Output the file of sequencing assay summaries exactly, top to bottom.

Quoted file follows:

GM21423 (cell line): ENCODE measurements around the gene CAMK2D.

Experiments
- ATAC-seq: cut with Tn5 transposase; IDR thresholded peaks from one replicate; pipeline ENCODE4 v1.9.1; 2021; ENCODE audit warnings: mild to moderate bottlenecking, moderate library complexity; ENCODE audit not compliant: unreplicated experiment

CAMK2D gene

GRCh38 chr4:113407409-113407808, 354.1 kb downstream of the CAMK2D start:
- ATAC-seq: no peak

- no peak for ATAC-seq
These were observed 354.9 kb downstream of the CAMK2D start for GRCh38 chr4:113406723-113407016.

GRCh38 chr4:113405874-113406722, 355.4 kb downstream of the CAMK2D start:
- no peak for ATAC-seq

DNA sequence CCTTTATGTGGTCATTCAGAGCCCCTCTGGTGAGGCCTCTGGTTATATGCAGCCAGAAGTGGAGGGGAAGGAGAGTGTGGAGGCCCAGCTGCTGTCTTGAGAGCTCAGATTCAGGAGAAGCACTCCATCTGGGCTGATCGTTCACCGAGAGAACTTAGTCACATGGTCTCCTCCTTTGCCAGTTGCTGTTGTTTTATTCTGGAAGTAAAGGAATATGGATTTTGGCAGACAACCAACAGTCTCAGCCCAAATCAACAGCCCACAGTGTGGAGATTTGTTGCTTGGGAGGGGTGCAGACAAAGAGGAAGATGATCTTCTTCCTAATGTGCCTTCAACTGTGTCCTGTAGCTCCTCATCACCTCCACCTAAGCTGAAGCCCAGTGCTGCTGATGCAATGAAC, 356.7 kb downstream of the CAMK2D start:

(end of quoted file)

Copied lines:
GM21423 (cell line): ENCODE measurements around the gene CAMK2D.

Experiments
- ATAC-seq: cut with Tn5 transposase; IDR thresholded peaks from one replicate; pipeline ENCODE4 v1.9.1; 2021; ENCODE audit warnings: mild to moderate bottlenecking, moderate library complexity; ENCODE audit not compliant: unreplicated experiment

CAMK2D gene

GRCh38 chr4:113407409-113407808, 354.1 kb downstream of the CAMK2D start:
- ATAC-seq: no peak

- no peak for ATAC-seq
These were observed 354.9 kb downstream of the CAMK2D start for GRCh38 chr4:113406723-113407016.

GRCh38 chr4:113405874-113406722, 355.4 kb downstream of the CAMK2D start:
- no peak for ATAC-seq

DNA sequence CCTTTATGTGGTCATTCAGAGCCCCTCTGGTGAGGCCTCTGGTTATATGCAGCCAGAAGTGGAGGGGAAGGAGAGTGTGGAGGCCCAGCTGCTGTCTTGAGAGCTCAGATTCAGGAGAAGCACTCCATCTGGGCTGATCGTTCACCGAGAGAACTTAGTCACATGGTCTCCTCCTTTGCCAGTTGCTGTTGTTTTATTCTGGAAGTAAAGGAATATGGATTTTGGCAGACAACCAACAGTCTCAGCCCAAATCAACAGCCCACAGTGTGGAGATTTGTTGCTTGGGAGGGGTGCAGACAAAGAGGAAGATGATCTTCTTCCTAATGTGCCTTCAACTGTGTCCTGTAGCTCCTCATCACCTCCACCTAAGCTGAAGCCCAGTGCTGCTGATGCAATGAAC, 356.7 kb downstream of the CAMK2D start: